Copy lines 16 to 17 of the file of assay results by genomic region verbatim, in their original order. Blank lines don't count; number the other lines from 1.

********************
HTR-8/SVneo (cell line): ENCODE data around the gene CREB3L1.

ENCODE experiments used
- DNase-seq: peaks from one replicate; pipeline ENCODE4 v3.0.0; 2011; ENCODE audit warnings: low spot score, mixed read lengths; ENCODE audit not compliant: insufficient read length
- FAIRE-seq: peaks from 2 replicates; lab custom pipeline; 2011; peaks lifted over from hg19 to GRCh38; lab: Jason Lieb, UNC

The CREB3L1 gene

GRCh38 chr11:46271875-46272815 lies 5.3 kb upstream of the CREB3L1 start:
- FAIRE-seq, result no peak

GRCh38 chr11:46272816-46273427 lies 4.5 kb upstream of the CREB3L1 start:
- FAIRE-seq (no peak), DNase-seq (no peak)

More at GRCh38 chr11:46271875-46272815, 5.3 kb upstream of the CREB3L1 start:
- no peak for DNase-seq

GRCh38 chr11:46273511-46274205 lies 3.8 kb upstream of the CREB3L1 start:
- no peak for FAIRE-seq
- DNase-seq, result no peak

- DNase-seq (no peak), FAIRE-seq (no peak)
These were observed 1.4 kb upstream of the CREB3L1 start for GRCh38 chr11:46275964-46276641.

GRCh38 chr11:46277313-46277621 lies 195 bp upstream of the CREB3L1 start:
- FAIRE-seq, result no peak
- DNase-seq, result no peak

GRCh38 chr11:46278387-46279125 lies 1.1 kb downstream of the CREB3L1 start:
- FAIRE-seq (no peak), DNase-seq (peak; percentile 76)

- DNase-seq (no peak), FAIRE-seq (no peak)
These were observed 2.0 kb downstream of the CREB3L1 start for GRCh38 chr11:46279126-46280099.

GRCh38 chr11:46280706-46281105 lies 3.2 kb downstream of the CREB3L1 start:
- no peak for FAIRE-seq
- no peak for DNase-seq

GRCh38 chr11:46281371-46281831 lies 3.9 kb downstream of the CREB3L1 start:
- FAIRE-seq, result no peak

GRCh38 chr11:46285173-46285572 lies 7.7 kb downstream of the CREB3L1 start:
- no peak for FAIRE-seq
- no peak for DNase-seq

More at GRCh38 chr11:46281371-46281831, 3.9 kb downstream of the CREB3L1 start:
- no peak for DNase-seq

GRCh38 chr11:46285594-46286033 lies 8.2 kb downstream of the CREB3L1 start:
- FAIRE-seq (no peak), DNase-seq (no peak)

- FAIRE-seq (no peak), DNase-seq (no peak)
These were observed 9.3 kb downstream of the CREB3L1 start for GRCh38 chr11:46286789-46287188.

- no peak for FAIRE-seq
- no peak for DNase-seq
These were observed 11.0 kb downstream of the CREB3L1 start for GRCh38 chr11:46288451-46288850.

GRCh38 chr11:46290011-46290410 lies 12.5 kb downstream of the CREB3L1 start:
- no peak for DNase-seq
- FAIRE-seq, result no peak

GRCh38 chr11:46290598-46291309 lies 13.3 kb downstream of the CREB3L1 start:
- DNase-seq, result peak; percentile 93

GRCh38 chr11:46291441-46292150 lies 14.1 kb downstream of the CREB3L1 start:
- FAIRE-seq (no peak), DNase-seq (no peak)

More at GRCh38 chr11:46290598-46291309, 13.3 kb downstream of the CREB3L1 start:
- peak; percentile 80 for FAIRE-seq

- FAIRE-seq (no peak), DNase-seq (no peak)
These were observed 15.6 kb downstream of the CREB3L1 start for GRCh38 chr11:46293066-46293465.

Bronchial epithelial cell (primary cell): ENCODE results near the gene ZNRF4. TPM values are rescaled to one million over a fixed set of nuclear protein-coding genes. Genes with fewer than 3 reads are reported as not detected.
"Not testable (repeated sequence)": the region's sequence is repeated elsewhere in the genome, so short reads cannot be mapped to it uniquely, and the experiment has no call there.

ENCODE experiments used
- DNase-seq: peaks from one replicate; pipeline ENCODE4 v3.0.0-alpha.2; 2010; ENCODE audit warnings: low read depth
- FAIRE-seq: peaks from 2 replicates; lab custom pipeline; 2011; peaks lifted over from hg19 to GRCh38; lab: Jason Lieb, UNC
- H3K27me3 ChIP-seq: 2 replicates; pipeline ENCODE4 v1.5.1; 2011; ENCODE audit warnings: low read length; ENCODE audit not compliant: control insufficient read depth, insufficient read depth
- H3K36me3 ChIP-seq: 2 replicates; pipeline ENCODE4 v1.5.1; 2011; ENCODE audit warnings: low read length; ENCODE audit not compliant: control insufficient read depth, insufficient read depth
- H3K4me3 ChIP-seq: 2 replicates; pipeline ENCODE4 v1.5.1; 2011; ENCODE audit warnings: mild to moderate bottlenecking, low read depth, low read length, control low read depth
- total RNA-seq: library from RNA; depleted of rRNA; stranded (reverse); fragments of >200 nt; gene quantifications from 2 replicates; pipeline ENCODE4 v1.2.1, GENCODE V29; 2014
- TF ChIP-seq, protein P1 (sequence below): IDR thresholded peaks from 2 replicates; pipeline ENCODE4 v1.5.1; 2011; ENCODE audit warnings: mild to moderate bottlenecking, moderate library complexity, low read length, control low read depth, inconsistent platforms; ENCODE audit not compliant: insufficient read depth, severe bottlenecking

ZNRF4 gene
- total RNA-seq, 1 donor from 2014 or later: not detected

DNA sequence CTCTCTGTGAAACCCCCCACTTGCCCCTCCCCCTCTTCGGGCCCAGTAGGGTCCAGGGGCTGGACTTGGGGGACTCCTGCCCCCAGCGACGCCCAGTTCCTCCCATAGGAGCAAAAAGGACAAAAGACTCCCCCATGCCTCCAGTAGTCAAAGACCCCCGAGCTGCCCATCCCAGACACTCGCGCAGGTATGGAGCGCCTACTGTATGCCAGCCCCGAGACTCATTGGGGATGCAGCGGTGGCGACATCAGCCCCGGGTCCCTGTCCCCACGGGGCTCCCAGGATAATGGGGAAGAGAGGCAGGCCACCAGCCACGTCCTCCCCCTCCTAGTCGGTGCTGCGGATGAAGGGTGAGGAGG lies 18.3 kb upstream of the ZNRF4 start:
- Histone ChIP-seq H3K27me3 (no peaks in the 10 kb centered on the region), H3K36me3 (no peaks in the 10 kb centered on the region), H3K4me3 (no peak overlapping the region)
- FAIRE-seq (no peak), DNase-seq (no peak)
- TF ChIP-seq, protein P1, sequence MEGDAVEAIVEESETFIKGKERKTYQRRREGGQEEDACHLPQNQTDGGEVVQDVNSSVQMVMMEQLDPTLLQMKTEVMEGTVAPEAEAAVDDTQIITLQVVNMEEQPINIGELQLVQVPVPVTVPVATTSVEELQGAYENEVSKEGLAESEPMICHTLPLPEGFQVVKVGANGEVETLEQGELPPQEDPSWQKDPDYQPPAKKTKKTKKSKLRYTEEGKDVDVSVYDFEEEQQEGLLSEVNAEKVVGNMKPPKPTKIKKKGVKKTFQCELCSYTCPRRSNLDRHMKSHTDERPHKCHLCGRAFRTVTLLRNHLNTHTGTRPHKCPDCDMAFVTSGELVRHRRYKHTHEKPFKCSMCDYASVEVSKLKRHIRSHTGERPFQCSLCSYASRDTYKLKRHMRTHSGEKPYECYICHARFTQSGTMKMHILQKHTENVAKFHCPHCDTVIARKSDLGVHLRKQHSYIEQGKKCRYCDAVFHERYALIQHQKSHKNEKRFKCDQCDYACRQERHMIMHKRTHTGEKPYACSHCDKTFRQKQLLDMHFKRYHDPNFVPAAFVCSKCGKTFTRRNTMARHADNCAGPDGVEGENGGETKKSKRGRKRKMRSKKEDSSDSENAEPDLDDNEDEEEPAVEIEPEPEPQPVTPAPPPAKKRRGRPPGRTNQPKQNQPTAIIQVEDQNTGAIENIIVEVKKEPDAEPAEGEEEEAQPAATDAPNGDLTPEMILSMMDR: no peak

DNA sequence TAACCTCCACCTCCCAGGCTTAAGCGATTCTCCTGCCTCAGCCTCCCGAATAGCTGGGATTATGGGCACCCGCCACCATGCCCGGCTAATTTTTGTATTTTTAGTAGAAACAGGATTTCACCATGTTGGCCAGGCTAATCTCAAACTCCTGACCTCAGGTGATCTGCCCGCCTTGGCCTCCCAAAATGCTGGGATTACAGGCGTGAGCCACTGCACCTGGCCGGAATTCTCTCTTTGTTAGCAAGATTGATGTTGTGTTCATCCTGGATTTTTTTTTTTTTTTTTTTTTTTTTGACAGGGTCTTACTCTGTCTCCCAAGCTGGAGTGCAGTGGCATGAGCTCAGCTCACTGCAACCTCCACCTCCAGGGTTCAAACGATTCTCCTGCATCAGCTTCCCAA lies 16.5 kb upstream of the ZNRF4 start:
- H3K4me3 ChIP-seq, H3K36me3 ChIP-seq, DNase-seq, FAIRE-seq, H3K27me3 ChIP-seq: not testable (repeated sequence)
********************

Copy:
These were observed 1.4 kb upstream of the CREB3L1 start for GRCh38 chr11:46275964-46276641.

GRCh38 chr11:46277313-46277621 lies 195 bp upstream of the CREB3L1 start: